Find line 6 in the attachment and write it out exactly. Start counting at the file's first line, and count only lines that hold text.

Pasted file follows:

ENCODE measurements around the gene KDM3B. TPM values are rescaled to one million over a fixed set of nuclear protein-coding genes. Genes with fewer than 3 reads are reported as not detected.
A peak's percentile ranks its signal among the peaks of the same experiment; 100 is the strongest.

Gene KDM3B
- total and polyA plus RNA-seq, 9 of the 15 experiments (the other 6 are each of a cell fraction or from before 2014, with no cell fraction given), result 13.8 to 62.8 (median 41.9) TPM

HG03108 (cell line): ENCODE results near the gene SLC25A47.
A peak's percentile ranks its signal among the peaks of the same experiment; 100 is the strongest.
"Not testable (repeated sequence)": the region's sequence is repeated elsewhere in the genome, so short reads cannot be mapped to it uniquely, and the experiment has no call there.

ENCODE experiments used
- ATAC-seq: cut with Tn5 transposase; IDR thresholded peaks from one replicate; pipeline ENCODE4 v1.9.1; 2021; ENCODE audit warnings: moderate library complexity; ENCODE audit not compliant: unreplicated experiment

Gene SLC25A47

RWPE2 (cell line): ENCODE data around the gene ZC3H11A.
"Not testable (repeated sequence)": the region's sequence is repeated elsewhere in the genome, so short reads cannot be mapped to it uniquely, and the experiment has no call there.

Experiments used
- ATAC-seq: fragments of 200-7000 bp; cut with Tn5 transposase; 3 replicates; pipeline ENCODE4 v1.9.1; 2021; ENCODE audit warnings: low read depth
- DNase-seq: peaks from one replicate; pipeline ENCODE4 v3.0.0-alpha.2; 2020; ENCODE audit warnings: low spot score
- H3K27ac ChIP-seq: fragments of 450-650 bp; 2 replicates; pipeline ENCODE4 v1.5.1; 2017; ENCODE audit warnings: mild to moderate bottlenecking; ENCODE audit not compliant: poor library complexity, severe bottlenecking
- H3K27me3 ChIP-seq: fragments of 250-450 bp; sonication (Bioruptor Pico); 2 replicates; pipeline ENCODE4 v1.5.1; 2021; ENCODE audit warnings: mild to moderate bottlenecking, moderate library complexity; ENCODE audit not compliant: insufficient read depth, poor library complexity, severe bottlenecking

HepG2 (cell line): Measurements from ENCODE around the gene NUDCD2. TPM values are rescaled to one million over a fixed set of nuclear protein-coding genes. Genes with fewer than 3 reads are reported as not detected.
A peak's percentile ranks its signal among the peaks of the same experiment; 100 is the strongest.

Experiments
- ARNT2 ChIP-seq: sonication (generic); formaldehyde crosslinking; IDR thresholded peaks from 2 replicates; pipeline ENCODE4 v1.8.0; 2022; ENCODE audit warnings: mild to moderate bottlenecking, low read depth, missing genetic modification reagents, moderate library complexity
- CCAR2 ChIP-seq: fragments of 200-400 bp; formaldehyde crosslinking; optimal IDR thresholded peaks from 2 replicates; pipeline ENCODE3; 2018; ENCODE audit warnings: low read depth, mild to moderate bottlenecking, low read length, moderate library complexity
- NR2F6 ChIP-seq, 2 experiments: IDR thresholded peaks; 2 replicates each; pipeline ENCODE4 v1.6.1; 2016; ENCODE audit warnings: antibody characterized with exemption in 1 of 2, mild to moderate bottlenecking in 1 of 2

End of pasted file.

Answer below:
A peak's percentile ranks its signal among the peaks of the same experiment; 100 is the strongest.